Camila Rodrigo Graña (Lima, Perú, 1983) changed her fate when, one year before finishing journalism studies, she decided to devote her life to photography. After three years at Centro de la Imagen in Peru, she left for Milan where she completed a Masters in photography and design in Naba/Forma. This young, emerging photographer was selected by Aperture Foundation’s book and exhibition project reGeneration2: an attempt to offer a scope on emerging photography after revision of 700 portfolios from schools world wide. Since then, her work has been shown internationally.
The artist works in series, such as Simulacrum, Abancay or New Urban Actor, which portray Peru’s society. We can see some of the journalistic gaze in the urge to photograph her close environment. Rodrigo Graña’s documents the paraphernalia of her own group of friends in Lima and other confronting aspects of the city, using sometimes a documentary style, others the language of fashion photography and advertising. She walks the path of photographers such as Nan Goldin with the eyes of someone who has absorbed today’s global culture. Rodrigo Graña defies photography’s object/subject positions by placing her own friends and life style in front of the lens, therefore exploring her own subjectivity defined within the parameters of the city and her social group. This is the gaze of some one who left and came back to see what wasn’t noticeable before. It’s only after we see our own life from outside that we can objectively understand its uniqueness and explain it to the rest.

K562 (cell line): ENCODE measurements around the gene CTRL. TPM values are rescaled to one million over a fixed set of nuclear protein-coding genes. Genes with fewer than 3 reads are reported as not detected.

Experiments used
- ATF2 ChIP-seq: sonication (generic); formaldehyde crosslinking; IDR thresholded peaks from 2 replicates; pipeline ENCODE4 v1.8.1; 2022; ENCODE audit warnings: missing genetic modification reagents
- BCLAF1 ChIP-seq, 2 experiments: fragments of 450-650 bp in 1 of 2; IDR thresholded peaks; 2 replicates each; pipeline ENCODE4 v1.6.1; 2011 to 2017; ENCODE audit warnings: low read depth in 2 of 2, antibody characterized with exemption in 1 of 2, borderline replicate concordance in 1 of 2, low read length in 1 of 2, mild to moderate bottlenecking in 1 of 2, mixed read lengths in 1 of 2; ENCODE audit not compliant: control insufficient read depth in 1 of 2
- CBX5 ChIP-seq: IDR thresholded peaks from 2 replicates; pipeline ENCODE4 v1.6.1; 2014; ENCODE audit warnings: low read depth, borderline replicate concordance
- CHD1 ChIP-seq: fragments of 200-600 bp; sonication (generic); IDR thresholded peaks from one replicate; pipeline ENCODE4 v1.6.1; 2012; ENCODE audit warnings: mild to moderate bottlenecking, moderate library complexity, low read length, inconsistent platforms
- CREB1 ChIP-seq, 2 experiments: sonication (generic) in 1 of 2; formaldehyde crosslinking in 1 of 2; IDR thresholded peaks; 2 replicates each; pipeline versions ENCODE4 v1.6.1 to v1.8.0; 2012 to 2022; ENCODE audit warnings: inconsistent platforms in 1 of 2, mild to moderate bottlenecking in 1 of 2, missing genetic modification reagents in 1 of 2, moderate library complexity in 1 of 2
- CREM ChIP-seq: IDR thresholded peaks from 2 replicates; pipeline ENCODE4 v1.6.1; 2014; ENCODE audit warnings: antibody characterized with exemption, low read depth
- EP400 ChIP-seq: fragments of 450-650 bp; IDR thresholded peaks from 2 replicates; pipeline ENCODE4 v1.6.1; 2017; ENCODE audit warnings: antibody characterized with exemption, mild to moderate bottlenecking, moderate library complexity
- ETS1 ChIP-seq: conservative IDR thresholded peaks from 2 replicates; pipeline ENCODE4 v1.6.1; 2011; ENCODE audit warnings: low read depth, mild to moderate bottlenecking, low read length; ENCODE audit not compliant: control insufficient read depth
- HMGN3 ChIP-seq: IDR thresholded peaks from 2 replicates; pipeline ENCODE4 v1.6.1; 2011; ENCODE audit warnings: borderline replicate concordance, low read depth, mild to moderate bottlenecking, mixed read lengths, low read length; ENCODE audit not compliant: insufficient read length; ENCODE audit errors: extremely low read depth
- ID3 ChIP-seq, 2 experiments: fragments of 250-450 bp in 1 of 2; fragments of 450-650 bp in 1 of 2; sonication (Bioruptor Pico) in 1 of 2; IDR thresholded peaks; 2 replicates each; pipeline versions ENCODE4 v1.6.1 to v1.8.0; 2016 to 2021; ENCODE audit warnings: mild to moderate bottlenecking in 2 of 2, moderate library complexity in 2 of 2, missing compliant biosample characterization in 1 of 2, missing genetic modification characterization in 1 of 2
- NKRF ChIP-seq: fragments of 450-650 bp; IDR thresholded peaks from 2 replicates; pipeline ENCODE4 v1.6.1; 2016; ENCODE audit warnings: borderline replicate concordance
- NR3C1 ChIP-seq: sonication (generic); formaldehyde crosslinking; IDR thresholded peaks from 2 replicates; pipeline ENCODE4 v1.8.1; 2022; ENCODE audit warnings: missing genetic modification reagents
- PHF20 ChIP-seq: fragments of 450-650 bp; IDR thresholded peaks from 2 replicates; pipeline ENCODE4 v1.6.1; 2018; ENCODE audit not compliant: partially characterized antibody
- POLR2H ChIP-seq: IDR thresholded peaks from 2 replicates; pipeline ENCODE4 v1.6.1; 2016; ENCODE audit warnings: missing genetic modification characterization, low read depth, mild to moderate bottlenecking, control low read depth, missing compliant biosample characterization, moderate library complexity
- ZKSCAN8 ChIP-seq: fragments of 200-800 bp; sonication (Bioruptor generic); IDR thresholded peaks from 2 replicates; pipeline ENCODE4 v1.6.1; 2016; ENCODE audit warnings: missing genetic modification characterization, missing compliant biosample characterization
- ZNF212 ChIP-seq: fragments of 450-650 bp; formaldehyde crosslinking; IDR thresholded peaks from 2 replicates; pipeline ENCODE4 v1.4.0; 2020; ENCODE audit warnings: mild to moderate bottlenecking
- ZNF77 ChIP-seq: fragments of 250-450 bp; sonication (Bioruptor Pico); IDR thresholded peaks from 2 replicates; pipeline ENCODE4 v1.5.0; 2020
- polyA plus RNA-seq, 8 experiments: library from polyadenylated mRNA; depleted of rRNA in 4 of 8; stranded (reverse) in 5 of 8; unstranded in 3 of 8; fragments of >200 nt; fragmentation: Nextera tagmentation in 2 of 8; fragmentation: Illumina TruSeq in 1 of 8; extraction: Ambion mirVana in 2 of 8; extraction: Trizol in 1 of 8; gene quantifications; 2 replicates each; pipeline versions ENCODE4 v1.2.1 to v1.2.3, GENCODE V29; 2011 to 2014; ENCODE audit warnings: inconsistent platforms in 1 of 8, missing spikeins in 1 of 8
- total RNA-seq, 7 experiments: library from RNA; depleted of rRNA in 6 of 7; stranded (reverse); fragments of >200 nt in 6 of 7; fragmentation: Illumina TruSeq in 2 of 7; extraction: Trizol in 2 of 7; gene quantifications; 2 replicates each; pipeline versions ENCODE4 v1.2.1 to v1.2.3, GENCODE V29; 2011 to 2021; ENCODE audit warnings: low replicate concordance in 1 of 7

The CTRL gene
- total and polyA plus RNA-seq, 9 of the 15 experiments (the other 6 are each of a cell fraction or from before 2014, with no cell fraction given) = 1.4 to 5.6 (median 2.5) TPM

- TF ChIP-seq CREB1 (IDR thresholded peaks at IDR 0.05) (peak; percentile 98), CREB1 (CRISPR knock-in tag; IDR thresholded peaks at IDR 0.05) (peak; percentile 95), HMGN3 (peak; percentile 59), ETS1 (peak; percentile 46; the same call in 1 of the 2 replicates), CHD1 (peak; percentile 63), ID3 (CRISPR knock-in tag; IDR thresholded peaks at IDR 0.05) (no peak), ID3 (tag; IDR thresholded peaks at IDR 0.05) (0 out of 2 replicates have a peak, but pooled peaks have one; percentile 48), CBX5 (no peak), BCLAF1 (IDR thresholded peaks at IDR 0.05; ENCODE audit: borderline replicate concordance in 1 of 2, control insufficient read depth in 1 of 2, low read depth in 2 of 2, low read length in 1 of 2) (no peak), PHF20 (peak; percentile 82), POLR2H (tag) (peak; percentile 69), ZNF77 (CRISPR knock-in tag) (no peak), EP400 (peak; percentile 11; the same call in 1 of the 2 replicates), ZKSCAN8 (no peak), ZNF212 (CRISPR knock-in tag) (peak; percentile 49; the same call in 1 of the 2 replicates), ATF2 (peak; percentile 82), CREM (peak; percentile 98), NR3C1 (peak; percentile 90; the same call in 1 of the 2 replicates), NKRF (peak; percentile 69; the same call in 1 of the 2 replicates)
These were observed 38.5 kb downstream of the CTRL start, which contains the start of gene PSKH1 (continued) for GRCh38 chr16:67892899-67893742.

Now that everyone has a camera in the pocket, we must ask ourselves: what is the value of photography today? Everyday aesthetics has become a category on its own. It is the way to explore and see the world; randomly shooting at everything, we want to appropriate every bit of reality around us in order to define our identity. Today’s photographers are not foreign to this as they incorporate it to their work. Rodrigo Graña’s is an example of this phenomenon: while acknowledging and embracing a certain photographic tradition, her work speaks a language that incorporates the “impression” of the everyday random shot. But far from objective, her lens captures her own self by directing it at her closest environment. She becomes judge and jury of her own photography.